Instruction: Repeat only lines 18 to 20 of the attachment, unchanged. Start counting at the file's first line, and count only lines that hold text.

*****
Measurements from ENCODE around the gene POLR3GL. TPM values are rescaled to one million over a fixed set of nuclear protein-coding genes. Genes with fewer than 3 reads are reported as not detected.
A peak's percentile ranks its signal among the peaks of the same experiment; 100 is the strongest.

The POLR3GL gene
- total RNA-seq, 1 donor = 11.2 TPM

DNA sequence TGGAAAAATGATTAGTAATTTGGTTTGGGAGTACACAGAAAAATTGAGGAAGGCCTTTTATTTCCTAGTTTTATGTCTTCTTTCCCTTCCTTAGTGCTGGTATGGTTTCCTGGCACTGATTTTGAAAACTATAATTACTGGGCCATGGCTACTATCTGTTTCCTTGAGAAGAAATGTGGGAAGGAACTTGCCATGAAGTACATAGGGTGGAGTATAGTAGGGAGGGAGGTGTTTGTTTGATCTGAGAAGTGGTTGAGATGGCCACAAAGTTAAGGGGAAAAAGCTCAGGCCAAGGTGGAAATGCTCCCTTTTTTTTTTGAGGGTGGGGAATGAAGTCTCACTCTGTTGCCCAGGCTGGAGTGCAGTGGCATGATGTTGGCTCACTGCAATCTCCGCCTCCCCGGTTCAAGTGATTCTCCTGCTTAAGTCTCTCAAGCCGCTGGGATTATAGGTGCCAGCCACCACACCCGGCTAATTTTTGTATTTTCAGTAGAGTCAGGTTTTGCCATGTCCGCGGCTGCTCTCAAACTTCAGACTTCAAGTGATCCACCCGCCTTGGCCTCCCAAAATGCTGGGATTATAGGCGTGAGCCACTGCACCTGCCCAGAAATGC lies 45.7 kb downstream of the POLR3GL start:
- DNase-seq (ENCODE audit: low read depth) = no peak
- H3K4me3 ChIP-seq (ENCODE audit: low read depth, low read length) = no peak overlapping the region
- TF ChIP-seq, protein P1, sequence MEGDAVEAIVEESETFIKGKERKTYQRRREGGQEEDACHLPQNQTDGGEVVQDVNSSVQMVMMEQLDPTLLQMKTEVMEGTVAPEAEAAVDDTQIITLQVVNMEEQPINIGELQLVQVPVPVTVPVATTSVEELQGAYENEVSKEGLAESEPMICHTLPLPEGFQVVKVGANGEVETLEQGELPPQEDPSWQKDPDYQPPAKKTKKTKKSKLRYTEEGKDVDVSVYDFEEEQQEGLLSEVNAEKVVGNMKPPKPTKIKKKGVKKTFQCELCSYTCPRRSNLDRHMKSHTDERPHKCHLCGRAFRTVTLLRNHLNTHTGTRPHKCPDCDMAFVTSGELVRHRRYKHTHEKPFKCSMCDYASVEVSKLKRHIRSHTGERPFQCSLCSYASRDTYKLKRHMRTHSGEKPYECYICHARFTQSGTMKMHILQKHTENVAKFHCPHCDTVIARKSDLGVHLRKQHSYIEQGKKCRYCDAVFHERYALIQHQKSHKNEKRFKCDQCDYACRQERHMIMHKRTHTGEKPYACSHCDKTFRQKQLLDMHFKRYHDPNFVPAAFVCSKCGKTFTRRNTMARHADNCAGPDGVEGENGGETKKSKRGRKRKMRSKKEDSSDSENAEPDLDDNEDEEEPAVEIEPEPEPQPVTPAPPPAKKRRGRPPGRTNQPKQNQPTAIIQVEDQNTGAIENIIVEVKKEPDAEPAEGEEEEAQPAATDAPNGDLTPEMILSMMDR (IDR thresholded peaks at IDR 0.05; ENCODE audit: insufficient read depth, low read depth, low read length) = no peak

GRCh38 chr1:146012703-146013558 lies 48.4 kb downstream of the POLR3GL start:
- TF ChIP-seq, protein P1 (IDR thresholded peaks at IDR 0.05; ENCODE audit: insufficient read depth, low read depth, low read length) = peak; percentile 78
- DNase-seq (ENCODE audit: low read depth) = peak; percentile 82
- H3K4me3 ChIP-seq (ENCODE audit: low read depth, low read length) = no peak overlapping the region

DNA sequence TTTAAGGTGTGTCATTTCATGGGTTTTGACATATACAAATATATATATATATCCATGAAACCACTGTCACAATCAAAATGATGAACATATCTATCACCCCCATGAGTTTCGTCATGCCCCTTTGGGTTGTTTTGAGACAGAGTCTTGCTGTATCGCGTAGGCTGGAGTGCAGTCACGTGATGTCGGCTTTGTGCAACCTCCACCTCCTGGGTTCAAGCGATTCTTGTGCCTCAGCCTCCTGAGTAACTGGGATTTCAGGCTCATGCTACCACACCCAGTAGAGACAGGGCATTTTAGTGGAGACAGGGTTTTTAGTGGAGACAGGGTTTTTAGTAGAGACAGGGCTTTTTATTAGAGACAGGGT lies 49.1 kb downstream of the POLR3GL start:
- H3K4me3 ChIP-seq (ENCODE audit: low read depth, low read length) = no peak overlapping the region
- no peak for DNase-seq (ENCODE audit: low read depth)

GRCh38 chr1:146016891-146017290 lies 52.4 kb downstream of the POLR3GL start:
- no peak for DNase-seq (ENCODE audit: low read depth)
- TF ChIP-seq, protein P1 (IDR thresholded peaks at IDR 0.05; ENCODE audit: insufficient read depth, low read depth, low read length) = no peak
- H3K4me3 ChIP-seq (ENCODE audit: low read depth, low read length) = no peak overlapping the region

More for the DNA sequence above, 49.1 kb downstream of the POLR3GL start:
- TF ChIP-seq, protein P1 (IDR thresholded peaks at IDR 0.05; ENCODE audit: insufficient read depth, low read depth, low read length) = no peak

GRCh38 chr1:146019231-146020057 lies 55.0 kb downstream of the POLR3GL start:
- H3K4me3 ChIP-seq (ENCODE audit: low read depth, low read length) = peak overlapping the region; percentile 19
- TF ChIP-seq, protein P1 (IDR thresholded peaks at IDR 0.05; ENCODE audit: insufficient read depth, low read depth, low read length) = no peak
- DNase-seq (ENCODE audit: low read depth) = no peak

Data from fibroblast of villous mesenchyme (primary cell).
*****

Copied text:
- TF ChIP-seq, protein P1 (IDR thresholded peaks at IDR 0.05; ENCODE audit: insufficient read depth, low read depth, low read length) = no peak
- H3K4me3 ChIP-seq (ENCODE audit: low read depth, low read length) = no peak overlapping the region

More for the DNA sequence above, 49.1 kb downstream of the POLR3GL start: